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Tourists assaulted on eve of Rio carnival

MORE than 40 tourists were assaulted and robbed in two separate incidents in Rio de Janeiro on Thursday, police said, as the city's annual carnival celebrations got off to a violent start.

Seven men armed with knives, guns and grenades broke into a hostel in the district of Lapa, famous for its Samba clubs and late-night parties, early in the morning and held some of the 34 foreign and Brazilian tourists hostage for at least an hour.

That afternoon, 10 American and German tourists were held up as they visited tourist spots, police said.

Among the victims in the hostel were tourists from North America, Britain, Argentina and South Korea, many of them in Brazil to enjoy the several days of carnival revelry that gets under way today.

"One of our friends had his feet tied up and they went to cut it and they cut his leg," said Rollo Skinner, an 18-year-old from England. "Carnival is meant to be fun. This is just a bit sad."

No serious injuries were reported, but police said one of the victims was hit in the head with a rifle butt.

On Wednesday, at least 13 tourists were held up and robbed at a hostel in the beach-side Copacabana district.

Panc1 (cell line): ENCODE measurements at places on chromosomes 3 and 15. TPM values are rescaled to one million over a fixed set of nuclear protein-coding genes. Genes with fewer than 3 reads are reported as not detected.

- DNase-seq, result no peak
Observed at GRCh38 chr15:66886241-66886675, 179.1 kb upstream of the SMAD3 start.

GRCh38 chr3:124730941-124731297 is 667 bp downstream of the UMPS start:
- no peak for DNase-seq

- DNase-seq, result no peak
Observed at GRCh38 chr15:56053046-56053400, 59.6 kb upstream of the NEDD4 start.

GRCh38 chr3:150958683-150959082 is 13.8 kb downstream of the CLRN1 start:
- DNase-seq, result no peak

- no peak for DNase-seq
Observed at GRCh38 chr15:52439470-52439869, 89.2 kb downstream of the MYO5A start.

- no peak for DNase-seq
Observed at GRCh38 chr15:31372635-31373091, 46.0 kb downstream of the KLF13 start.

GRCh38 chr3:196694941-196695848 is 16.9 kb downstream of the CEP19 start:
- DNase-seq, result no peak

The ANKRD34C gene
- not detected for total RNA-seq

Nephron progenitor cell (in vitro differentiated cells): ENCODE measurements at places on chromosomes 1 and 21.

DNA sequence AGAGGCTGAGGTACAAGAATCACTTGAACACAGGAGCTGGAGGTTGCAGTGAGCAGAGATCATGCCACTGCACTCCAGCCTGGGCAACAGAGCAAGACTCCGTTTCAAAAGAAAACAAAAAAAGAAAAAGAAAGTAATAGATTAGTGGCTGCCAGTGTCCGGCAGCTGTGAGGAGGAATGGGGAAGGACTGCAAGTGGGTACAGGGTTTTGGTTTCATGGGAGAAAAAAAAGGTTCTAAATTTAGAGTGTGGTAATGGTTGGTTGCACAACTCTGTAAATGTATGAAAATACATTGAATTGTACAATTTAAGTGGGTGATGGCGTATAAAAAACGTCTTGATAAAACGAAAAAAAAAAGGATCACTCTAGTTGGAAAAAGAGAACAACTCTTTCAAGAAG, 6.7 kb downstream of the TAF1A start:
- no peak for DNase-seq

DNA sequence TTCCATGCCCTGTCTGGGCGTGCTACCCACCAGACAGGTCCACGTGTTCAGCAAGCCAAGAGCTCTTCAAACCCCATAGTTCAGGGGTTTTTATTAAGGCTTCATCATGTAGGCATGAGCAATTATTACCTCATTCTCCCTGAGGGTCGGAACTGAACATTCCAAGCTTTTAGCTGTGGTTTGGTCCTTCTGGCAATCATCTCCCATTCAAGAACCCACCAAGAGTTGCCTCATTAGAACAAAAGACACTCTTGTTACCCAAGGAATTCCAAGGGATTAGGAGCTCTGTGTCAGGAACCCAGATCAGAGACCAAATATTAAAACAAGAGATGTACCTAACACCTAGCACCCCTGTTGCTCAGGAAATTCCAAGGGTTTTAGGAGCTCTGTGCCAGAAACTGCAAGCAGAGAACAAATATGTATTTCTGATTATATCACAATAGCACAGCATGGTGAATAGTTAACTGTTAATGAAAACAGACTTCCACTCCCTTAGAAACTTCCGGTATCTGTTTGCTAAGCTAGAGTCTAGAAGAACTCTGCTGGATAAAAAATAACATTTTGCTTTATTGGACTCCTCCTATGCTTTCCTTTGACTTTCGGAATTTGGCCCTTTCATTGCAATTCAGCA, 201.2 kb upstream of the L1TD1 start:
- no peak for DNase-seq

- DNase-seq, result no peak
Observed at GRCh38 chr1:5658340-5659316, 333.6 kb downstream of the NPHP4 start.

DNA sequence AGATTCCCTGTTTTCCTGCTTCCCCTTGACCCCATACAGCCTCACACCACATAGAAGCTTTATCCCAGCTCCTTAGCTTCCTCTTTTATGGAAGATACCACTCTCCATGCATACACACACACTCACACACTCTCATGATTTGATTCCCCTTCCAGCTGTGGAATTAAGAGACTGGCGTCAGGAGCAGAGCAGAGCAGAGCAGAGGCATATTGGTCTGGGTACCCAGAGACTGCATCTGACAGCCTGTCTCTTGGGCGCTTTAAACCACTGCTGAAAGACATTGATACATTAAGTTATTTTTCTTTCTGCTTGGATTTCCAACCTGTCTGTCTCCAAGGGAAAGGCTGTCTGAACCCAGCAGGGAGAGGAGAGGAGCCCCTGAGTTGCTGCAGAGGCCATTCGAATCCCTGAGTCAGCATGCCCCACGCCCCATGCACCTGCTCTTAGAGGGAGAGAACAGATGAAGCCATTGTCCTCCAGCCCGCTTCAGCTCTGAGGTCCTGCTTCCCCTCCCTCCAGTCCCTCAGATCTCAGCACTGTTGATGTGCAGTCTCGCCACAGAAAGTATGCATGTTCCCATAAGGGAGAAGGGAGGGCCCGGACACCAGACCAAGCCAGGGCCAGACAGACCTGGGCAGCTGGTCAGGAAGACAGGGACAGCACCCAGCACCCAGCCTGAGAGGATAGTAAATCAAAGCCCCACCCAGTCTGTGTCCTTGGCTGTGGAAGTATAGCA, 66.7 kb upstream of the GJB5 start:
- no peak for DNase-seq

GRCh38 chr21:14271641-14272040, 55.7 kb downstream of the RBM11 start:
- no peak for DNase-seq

Rio's mayor has a plan he believes can tame the chaotic city, which is both beloved and loathed for the cacophony of sins that reach their apex during carnival. His method: a "shock of order" campaign in which even the smallest offenses will be punished.

His model is former New York Mayor Rudy Giuliani, whose crackdown on petty crime was credited for a drop in serious crimes in the 1990s.

His chances of success in Rio: nil, according to most observers.

Eduardo Paes, the 39-year-old mayor who took office on January 1, is energetically trying to reverse Rio's reputation as an anything-goes city.

Paes has said that Rio lost its luster long ago by allowing little crimes to tarnish its reputation. His first targets have been the countless providers of what many citizens consider to be useful - if illegal - services in Rio's economy.

From men who sell boiled corn in the streets, to boys who demand coins to guard cars, to women hawking ice-cold beer from small coolers on Copacabana beach, hundreds of these workers have felt the pinch.

However, whether this will have any effect on serious crime in the city is another story: 4,694 people were murdered in Rio last year from January through October.


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